Although I do agree that being systematically ignored by people who have different priorities and don't seem to listen when you are trying to give them information they need, only to look blankly at you later when you say 'I told you that' is one of the typical triggers that will send me off into the stratososphere.

GoatsDoRoam Mon 08-Jun-15 13:55:12

Hetts - are these your fears, or his complaints?

It sounds to me like you are doing a lot for your family: doing everything in the house and running your own business. Each of those things is a full-time job in itself! I think you can be proud of yourself, instead of putting yourself down.

Do you truly think that nothing he does is good enough? Is that what you believe?

Or does he throw up his hands and say "Nothing I do is ever good enough for you!" when you come to him with a complaint?

badbaldingballerina123 Mon 08-Jun-15 14:17:37

Have other people commented on this ? Have you recorded yourself ?

GrumpleMe Mon 08-Jun-15 14:40:51

Do you speak to other people like that?

It's great that you have enough awareness to acknowledge you have a problem. That's the first step to fixing it.

Do you genuinely love and respect your DP?

MatildaTheCat Mon 08-Jun-15 14:42:19

Agree with learning to stop before you speak, each and every time, just for a second to check how the words are going to come out. My dm has a terrible habit of saying awful things which she doesn't really even mean. Can you identify anyone you would prefer to sound like and try to model their approach more? Lowering the tone of your voice is easier on the ear ( the reason many women get promoted on tv and radio as they get older apparently).

However, I also agree with seeing your GP and getting something to help you calm down. You say you've tried various self help type things but do you actually do them? Mindfulness etc are to be applied all the time not just when you go to the sessions. I would be even more worried about your daughter than you DP. She sounds scared of you.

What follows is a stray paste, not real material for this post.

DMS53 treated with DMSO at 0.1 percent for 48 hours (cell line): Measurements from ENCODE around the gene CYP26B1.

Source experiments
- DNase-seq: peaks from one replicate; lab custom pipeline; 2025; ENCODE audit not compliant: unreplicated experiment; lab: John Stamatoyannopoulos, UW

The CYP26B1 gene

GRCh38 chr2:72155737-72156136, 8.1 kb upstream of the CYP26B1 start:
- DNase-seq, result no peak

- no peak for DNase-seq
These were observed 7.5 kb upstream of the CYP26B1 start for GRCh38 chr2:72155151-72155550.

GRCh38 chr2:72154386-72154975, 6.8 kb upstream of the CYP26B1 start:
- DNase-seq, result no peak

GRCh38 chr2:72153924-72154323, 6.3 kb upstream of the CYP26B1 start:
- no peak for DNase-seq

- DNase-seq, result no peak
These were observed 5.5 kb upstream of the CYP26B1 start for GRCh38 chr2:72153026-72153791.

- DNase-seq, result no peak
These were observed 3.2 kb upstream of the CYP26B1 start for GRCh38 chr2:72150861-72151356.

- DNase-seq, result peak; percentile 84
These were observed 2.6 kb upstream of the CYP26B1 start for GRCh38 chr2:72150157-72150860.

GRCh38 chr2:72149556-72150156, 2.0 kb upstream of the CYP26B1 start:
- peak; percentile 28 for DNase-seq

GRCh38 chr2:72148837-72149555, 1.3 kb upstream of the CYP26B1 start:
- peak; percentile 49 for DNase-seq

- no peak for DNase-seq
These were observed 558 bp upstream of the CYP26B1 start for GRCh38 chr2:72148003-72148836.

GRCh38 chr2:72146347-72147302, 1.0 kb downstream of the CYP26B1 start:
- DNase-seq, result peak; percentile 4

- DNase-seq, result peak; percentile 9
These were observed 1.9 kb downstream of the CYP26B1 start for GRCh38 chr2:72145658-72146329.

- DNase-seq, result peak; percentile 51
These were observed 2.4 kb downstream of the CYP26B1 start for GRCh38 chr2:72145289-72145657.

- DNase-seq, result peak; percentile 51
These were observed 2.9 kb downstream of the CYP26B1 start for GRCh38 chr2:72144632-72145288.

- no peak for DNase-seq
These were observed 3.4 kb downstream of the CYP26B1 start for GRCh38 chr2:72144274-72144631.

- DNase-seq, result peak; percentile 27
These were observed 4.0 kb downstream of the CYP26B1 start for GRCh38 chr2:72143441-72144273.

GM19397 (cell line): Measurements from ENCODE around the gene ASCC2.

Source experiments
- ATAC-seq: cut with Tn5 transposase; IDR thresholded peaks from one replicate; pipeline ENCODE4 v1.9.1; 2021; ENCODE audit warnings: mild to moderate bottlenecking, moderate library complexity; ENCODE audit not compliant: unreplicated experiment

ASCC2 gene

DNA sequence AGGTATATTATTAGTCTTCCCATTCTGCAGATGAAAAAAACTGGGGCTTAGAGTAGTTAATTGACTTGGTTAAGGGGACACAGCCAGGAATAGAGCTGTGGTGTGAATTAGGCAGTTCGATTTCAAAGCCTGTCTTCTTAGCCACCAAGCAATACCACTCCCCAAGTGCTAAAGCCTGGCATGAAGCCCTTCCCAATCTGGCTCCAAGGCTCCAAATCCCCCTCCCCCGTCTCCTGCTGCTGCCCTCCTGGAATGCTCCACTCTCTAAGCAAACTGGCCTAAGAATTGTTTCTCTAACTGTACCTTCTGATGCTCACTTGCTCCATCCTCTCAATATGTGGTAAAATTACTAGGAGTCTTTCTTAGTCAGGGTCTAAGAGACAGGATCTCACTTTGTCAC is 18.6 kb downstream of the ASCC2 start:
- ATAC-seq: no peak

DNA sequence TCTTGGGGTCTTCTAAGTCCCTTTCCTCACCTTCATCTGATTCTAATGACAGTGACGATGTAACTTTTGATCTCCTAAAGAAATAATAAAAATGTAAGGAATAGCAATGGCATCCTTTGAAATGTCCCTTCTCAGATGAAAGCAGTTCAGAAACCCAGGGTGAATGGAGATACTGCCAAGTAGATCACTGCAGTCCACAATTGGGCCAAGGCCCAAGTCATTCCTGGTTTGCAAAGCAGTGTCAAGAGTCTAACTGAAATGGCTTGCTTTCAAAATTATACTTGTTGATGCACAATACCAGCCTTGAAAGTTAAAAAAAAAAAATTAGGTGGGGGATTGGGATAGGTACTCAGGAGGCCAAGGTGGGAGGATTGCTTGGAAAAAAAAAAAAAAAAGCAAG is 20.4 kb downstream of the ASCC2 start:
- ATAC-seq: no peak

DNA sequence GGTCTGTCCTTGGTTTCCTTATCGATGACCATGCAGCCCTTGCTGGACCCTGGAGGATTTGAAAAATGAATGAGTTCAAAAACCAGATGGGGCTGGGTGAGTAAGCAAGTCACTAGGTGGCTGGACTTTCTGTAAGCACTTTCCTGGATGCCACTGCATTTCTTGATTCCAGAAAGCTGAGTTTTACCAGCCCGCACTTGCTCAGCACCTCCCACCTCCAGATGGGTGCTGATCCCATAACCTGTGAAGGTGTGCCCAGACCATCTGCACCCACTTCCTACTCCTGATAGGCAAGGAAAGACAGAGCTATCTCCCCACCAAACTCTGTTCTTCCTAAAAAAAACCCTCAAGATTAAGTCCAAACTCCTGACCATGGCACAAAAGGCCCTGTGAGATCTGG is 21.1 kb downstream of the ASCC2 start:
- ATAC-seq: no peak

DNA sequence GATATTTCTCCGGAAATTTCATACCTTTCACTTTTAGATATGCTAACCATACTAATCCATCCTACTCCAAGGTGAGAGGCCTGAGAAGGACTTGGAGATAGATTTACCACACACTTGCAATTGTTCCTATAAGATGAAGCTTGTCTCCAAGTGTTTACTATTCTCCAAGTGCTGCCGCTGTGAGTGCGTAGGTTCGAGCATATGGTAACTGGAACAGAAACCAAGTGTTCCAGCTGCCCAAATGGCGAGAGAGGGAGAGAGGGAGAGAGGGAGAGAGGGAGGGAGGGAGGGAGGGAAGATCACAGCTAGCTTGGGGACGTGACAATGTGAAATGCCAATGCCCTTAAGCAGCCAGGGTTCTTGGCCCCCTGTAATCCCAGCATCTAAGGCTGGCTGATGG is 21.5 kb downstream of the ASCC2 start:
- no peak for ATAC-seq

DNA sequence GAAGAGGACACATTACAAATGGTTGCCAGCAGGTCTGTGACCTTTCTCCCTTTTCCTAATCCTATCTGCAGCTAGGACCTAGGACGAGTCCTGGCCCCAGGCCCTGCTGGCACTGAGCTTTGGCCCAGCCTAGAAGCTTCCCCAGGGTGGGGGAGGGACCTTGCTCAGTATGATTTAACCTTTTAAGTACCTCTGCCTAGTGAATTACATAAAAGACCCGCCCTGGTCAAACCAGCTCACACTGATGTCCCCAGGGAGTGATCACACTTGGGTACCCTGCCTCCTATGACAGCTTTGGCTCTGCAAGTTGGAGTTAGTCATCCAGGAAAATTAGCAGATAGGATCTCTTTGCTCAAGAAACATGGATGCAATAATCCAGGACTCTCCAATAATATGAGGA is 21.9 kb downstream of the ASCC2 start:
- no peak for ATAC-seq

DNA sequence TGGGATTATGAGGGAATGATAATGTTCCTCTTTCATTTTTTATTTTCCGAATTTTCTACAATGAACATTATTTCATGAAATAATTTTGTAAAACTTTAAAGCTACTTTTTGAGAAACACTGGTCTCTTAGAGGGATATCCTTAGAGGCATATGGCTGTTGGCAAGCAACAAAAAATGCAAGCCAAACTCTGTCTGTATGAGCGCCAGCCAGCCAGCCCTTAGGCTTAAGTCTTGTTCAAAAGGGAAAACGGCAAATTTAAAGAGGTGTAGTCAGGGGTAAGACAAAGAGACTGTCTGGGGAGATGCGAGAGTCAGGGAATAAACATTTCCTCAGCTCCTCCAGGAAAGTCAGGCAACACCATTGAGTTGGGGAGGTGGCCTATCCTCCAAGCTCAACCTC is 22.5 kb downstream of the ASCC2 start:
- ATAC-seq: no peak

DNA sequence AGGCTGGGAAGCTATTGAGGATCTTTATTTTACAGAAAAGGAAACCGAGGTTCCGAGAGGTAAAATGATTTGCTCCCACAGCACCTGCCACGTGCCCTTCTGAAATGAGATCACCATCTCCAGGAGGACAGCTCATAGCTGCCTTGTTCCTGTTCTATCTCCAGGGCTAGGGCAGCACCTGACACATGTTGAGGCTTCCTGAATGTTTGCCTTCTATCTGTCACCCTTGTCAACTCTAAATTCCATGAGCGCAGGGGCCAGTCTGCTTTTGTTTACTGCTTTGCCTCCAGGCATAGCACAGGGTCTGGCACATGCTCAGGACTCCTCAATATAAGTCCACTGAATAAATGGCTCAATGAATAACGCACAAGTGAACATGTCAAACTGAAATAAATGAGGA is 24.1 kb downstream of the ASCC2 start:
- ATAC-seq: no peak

Your DP knows and loves you enough to do all the things you list.mi suggest a very full and frank conversation and apology and the true desire to make changes. Perhaps he can also have a non verbal cue to you to say 'that's enough'.

goddessofsmallthings Mon 08-Jun-15 17:19:34

Voice coaching will help you to moderate and modulate your tone of voice. It will also teach you breathing exercises which will enable you to centre yourself before you speak.

But it seems to me that if nothing anyone does is good enough for you, you should address the underlying cause of your dissatisfaction through counselling.

How do you speak to strangers? Do you use the same tone of voice you use when speaking to your dp and dd? Do you speak to your older dc in the same manner?

CheersMedea Mon 08-Jun-15 18:45:31

Even if your tone of voice is part of it, it's pretty unlikely that's all it's about.

The content is likely to be a contributory factor as well. So it's probably you have too things to work on.

When you say "tone" what are you talking about exactly - do you mean volume/nearly shouting or do you mean emotional colour to your voice - sounding hostile and aggressive? Or the tone in the sense of content?

Eg. if you want to ask someone to empty the bins, you can say the same thing in a myriad of different ways:

* PLEASE COULD YOU EMPTY THE BINS (emphasising every word, nearly shouting)

* Please could YOU empty the bins.
(Please = emphasised with implication I've asked you a hundred times; you = implication of you being a pustule covered toad that has crawled out from under a rock).

* Please could you empty the bins (calm, moderate no emphasis - as if you've said "the cat sat on the mat).

* Please could you empty the bins (smiling, softly, gently as if you are asking for the greatest favour in the world.)